Harvard Stats Homework Using R Lab 5 Help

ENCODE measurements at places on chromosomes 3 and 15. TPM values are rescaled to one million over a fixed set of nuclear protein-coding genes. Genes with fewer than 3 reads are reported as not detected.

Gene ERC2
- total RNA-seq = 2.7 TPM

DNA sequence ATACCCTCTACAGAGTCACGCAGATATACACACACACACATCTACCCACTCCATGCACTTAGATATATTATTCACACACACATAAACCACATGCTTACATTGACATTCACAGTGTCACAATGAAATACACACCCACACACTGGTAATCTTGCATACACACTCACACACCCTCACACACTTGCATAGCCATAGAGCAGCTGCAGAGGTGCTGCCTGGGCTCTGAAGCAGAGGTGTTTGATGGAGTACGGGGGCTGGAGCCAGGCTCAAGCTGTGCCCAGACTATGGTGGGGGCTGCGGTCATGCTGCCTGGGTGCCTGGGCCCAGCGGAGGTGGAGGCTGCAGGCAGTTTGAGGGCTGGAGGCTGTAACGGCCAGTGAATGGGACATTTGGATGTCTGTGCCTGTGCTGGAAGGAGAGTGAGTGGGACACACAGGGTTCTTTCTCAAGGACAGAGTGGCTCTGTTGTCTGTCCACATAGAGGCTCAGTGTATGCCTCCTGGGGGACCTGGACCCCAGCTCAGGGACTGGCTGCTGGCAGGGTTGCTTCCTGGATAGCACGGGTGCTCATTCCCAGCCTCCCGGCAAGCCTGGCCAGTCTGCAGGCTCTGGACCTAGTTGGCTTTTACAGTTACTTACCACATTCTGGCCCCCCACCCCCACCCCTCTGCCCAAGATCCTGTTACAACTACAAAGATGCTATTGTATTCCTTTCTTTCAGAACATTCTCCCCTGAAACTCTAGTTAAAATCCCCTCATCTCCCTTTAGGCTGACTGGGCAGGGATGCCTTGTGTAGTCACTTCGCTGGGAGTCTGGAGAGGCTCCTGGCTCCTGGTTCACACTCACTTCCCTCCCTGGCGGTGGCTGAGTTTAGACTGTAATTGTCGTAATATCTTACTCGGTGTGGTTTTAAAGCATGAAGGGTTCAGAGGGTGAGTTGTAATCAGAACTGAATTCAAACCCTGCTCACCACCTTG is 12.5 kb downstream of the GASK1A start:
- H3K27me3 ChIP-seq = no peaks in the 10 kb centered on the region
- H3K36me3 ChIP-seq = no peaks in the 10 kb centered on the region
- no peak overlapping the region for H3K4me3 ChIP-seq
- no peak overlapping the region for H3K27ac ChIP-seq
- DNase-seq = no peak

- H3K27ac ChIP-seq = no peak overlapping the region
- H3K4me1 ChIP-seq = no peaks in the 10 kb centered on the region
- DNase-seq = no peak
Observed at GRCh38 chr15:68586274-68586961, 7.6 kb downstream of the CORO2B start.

stats homework using RHomework- lab 5:#The central limit theorem (CLT) states that as the sample size gets sufficiently large, the distribution of the sample means will be normally distributed.#In addition, the CLT has been used to justify the fact that for many of our statistics we rely upon computing the mean (not median or trimmed mean) of our samples#There are a few problems with the CLT. #1) How large of a sample is needed#2) It seems that our experiments with the contaminated normal may contradict this.#In this homework assignment you will investigate the CLT further. #PART 1 - The Central Limit Theorem under Normality.#1.1) Simulate a standard normal population of 1 million people called pop1 #1.2) Draw 5000 samples of size 20 and put these in sam20. Draw 5000 samples of size 50 and put these in sam50 .#1.3) Create variables called sam20means and sam50means that contains the means of the samples . Use a density plot to show the sampling distribution of the means for sam20means and sam50means together#1.4) Compare the Standard Error (SE) of the sampling distributions. Which sample size creates better estimates of the population mean (ie. has the lowest SE)? #PART 2 - The Central Limit Theorem under Non-Normality#2.1) Simulate a contaminated normal population using cnorm() of 1 million people called pop2 where 30% (epsilon=0.3) of the data have an SD of 30 (k=30) .#2.2) Draw 5000 samples of size 30 and put these in sam30. Draw 5000 samples of size 100 and put these in sam100.#2.3) Create variables called sam30means, sam30tmeans, sam100means, sam100tmeans that represent the means AND trimmed means for the samples. #2.4) Use a density plot to show the sampling distribution of the means and trimmed means for these variables.#2.5) Compare the Standard Error (SE) of the sampling distributions. #2.6) Which would be better here: a larger sample size using the mean as the location estimator OR a smaller sample using the trimmed mean? #2.7) Which location estimator performs the best, regardless of sample size?-------------------------------------------------------------------------------------------------------------------------------------------------Lab 5 lecture notes:#Lab 5-Contents# 1. Sampling Distribution of the Mean, # Median, and Trimmed Mean under Normality# 2. Sampling Distribution of the Mean, # Median, and Trimmed Mean under Non-Normality# 3. The Central Limit Theorem# Last week we saw that when we had a Normal or Uniform population, # that the means of random samples taken from that population #were normally distributed.#Today we are going to investigate the distributions of the mean,#median, and trimmed mean from samples coming from Normal # and non-normal populations.#---------------------------------------------------------------------------------# 1. Sampling Distribution of the Mean, Median, # and Trimmed Mean under Normality#--------------------------------------------------------------------------------- #Let's start by generating a standard normal distribution (mean=0, SD=1) for 1 million subjectspop1 = rnorm(1000000, mean=0, sd=1) #We will use this as our population from a normal distribution #*#*#*#*#*#*#*#*#*#*#*#*#*#*#*#*#*#*#*#*#*#*#*#*#*#*#*#*#*#*#*#*#*#*#*#*#*#*#*#*#*#*#*#*#*#*#*#*##EXERCISE 1-1: #A) Find the mean, median, trimmed mean (using tmean() ), and sd of pop1#B) Draw a density plot of pop1#*#*#*#*#*#*#*#*#*#*#*#*#*#*#*#*#*#*#*#*#*#*#*#*#*#*#*#*#*#*#*#*#*#*#*#*#*#*#*#*#*#*#*#*#*#*#*#*# #A)mean(pop1); median(pop1); tmean(pop1); sd(pop1) #B) plot(density(pop1)) #Like we did last week, we are going to want to take random samples # from our population and then compute a measure of central tendency #(eg. mean, median, trimmed mean) for each sample and examine #the distribution of this measure. #We are going to take 5000 samples of 20 subjectssam1 = matrix(, ncol=5000, nrow=20)#*#*#*#*#*#*#*#*#*#*#*#*#*#*#*#*#*#*#*#*#*#*#*#*#*#*#*#*#*#*#*#*#*#*#*#*#*#*#*#*#*#*#*#*#*#*#*#*## EXERCISE 1-2: Use a loop to draw 5000 samples of size 20 from pop1 # an place the samples in sam1#*#*#*#*#*#*#*#*#*#*#*#*#*#*#*#*#*#*#*#*#*#*#*#*#*#*#*#*#*#*#*#*#*#*#*#*#*#*#*#*#*#*#*#*#*#*#*#*#for (ii in 1:5000) {sam1[ , ii] = sample(pop1, 20, replace=TRUE)} # Now that we have our datafile containing all 5000 samples (ie. sam1) # we can begin to create variables for each of our location measures #I'll start us off with the meansam1means = apply(sam1, 2, mean) # number 2 = work in the columns rather than rows#*#*#*#*#*#*#*#*#*#*#*#*#*#*#*#*#*#*#*#*#*#*#*#*#*#*#*#*#*#*#*#*#*#*#*#*#*#*#*#*#*#*#*#*#*#*#*#*#*#*#*#*#*#*#*#*## EXERCISE 1-3: Use the apply function to generate # the variables sam1meds (medians) and sam1tmeans (trimmed mean)#*#*#*#*#*#*#*#*#*#*#*#*#*#*#*#*#*#*#*#*#*#*#*#*#*#*#*#*#*#*#*#*#*#*#*#*#*#*#*#*#*#*#*#*#*#*#*#*#*#*#*#*#*#*#*#*#sam1meds = apply(sam1, 2, median)sam1tmeans = apply(sam1, 2, tmean) #Let's look at the distributions of each of these location estimatorsplot(density(sam1means))lines(density(sam1meds), col="red")lines(density(sam1tmeans), col="blue")abline(v = mean(pop1), lty=2) #Add in a line for the pop1 mean#??????????????????????????????????????????????????????????????##Thought Question 1: Which location estimator performs the best #for data coming from a normal population? Why?#??????????????????????????????????????????????????????????????# # One of the ways we can determine which location estimator # performs the best is by looking at the standard deviation # of the estimator accross all the samples. # The estimator with the lowest SD will have the least amount # of variability accross the samples. # A more common name for the standard deviation of the location # estimator is called the Standard Error or SE#*#*#*#*#*#*#*#*#*#*#*#*#*#*#*#*#*#*#*#*#*#*#*#*#*#*#*#*#*#*#*#*#*#*#*#*#*#*#*#*#*#*#*#*#*#*#*#*#*#*#*#*#*#*#*#*## EXERCISE 1-4: Find the Standard Error of the sample means,# medians, and trimmed means. Based upon the SE, which # location estimator is the best for samples coming from# a normal population?#*#*#*#*#*#*#*#*#*#*#*#*#*#*#*#*#*#*#*#*#*#*#*#*#*#*#*#*#*#*#*#*#*#*#*#*#*#*#*#*#*#*#*#*#*#*#*#*#*#*#*#*#*#*#*#*# sd(sam1means); sd(sam1meds); sd(sam1tmeans) #The mean performs the best.# In real life, we generally cannot go out an collect multiple samples # from a population, so we compute the Standard Error using a formula: # SE = sd(sample) / sqrt(sample N)#---------------------------------------------------------------------------------# 2. Sampling Distribution of the Mean, Median, # and Trimmed Mean under Non-Normality#---------------------------------------------------------------------------------# Normal distributions generally have very few outliers, # however when outliers begin to occur more frequently so of the # basic assumptions about normal distributions are no longer true # (as we are about to see). # One distribution that is like a normal distribution,# but with more outliers is called a mixed or contaminated # normal distribution and it is a result of two populations mixing together. #*#*#*#*#*#*#*#*#*#*#*#*#*#*#*#*#*#*#*#*#*#*#*#*#*#*#*#*#*#*#*#*#*#*#*#*#*#*#*#*#*#*#*#*#*#*#*#*# #EXAMPLE 1: "a" will be a mix of TWO populations 1: with SD=1 and 2: with SD=2 a=c(rnorm(5000, 0, 1), rnorm(5000, 0, 2)) #Let's compare this to b, which is from ONE population but with the same parameters of a b=rnorm(10000, mean(a), sd(a))plot(density(a))lines(density(b), col="red") #*#*#*#*#*#*#*#*#*#*#*#*#*#*#*#*#*#*#*#*#*#*#*#*#*#*#*#*#*#*#*#*#*#*#*#*#*#*#*#*#*#*#*#*#*#*#*#*##??????????????????????????????????????????????????????????????##Thought Question 2: How are a and b from Example 1 different?#??????????????????????????????????????????????????????????????##Thankfully, rather than having to create contaminated normal distributions the hard way, we can just use#a function provided to us by Dr. Wilcox called cnorm()#^^^^^^^^^^^^^^^^^^^^^^^^^^^^^^^^^^^^^^^^^^^^^^^^^^^^^^^^^^^^^^^^##Contaminated/Mix Normal Distribution: cnorm(n, epsilon=0.1, k=10)#^^^^^^^^^^^^^^^^^^^^^^^^^^^^^^^^^^^^^^^^^^^^^^^^^^^^^^^^^^^^^^^^^##Let's look at the options for the contaminated normal distribution:#cnorm() combines two normal distributions: #1) A standard normal (mean=0, sd=1) for 1-epsilon % of the data #2) A normal of mean=0 and sd=k for epsilon % of the data #If we were trying to re-create the variable a we made in example 1 we would have to do:z=cnorm(10000, epsilon=0.5, k=2)plot(density(a))lines(density(z), col="blue")#Which looks very very similar to a! #Let's create a second population called pop2 from a contaminated normal distributionpop2 = cnorm(1000000, epsilon=0.1, k=10) #The mean, sd, and plot of which are:mean(pop2); sd(pop2); plot(density(pop2))#*#*#*#*#*#*#*#*#*#*#*#*#*#*#*#*#*#*#*#*#*#*#*#*#*#*#*#*#*#*#*#*#*#*#*#*#*#*#*#*#*#*#*#*#*#*#*#*#*#*#*#*#*#*#*#*##EXERCISE 2:#A) Create an empty matrix called sam2 to contain 5000 samples #of 20 observations each#B) Populate sam2 with 5000 random samples of size 20 from pop2#C) Compute the mean (sam2means), median (sam2meds), #and trimmed mean (sam2tmeans) for each sample#D) Create an overlaid density plot of each sample WITH the pop2 #mean as a verticle line#E) Find the SE of each location estimator#F) Based upon the SE, which location estimator is the best # for samples coming from a contaminated normal distribution#*#*#*#*#*#*#*#*#*#*#*#*#*#*#*#*#*#*#*#*#*#*#*#*#*#*#*#*#*#*#*#*#*#*#*#*#*#*#*#*#*#*#*#*#*#*#*#*#*#*#*#*#*#*#*#*# #A) #B) #C) #D) #E) #F)#---------------------------------------------------------------------------------# 3. The Central Limit Theorem#--------------------------------------------------------------------------------- #We've discovered a few things today: #1) When a population comes from a normal distribution, # then mean will be the best location estimator of the samples#2) When a population comes from a mixed/contaminated normal distribution, # the trimmed mean is the best location estimator# These observations are related to the Central Limit Theorem (CLT)# that is discussed in Section 5.3 of the book (page 85)# The CLT states that as the sample size gets sufficiently large, # the distribution of the sample means will be normally distributed.# We saw a demonstration of this last week when we looked at the means # from the unifom distribution.# The CLT has been used to justify the fact that for many of our statistics# we rely upon computing the mean (not median or trimmed mean) of our samples#There are a few problems with the CLT. #1) how large of a sample do we need? #2) It seems that our experiements with the contaminated normal may contradict this.#In the homework you will investigate this further